On another occasion I was walking with a friend, when we passed a German officer, and my friend shouted you swine hound and some other dirty words. The officer got mad and drove his revolver, we ran as fast as we could through a port way into a courtyard when he started shooting at us. We were lucky that it was pit black so he could not see us, besides he didn't know if he would get attacked in the dark, so he left.
About the same time my father was approached by the Germans to make some bunk beds for a barrack at the airport. He told them he was too busy, but they didn't buy that. He was told he had no choice in the matter, so he made a hundred beds 3 on top of each other. He built them of very flimsy wood. I was out there to assemble them, my father told me to use one and a quarter inch screws to hold them together, I told him they were too short, but he said they are just right, so we got them all set up and left. That evening when the troops went to bed, they all collapsed. The Germans got furious and came back to the workshop and accused him of sabotage, but my father said he didn't know how to make that kind of furniture, so they left and never asked him to make anything for them again.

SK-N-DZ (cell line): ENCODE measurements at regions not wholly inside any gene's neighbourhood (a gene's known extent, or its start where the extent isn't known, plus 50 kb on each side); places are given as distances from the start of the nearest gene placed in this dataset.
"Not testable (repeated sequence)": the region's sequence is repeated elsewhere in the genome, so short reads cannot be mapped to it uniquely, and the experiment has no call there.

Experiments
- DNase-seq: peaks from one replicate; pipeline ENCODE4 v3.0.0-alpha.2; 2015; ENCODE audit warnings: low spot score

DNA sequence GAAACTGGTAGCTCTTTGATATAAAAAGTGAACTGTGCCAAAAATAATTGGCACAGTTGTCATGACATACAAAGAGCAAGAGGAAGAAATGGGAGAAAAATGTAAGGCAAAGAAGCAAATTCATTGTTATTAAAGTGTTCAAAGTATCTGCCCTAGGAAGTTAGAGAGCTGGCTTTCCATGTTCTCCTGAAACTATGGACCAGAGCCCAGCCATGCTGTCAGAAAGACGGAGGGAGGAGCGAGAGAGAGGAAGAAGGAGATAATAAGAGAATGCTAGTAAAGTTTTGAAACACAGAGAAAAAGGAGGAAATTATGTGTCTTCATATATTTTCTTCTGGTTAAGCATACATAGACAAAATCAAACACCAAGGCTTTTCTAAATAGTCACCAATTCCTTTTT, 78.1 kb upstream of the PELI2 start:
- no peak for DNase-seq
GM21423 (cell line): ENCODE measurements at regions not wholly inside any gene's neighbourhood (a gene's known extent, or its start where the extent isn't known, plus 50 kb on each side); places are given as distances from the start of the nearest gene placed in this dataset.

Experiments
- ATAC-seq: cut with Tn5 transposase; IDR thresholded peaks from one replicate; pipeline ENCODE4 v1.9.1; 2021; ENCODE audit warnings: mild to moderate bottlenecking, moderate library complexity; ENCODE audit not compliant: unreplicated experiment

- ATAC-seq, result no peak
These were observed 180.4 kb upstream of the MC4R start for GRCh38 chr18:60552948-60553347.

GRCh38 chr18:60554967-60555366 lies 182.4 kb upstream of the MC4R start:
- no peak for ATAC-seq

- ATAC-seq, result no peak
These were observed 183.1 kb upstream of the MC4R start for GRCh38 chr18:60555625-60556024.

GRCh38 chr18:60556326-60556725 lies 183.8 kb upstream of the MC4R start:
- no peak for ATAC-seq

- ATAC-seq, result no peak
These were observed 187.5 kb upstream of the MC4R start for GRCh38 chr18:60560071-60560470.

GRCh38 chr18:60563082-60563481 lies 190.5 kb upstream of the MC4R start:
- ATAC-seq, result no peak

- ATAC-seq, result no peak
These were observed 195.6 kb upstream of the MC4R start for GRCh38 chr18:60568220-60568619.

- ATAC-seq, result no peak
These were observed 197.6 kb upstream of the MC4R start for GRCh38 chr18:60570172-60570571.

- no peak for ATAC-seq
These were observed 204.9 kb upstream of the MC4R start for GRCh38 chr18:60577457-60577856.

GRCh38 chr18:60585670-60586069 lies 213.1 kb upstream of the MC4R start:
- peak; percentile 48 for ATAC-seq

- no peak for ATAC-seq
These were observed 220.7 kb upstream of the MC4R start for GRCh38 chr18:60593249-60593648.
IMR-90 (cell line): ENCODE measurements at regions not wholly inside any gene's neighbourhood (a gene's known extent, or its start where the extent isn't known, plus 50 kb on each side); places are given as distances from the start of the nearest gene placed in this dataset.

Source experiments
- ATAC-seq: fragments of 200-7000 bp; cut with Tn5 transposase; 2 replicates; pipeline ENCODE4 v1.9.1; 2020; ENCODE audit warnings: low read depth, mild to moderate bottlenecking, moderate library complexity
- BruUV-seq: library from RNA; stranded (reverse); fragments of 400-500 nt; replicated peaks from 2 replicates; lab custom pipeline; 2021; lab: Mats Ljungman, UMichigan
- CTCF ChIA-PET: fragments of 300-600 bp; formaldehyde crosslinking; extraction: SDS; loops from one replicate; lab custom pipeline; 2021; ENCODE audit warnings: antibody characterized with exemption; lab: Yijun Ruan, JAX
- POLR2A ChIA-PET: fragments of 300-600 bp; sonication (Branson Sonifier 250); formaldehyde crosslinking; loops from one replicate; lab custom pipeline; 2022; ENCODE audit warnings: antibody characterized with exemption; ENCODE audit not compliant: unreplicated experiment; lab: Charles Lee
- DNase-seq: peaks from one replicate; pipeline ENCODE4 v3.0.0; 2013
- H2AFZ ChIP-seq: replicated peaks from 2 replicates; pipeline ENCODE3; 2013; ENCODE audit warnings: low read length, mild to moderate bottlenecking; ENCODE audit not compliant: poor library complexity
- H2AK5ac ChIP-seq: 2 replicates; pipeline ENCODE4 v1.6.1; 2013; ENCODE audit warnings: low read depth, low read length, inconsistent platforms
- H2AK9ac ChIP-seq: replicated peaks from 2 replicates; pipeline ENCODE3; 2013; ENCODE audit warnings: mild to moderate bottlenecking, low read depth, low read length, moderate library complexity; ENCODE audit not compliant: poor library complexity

I start my own business
The first year I was married I still worked for my father, but by then I couldn't stand it anymore. So I quit and started my own business in electronics, repairing radios, building amplifiers, manufacturing fluorescent lighting fixtures. I made a machine where I could cut sound records; customers would come to the studio and sing or send voice messages. Have in mind this was long before tape recorders were invented. Once I gave a demonstration in a local films club, of how to synchronize records with sound to the film projector, in a big country club with 200 people attending. I never advertised but got a reputation of being able to make anything in electronics and had many interesting projects, but most of all I really enjoyed my work.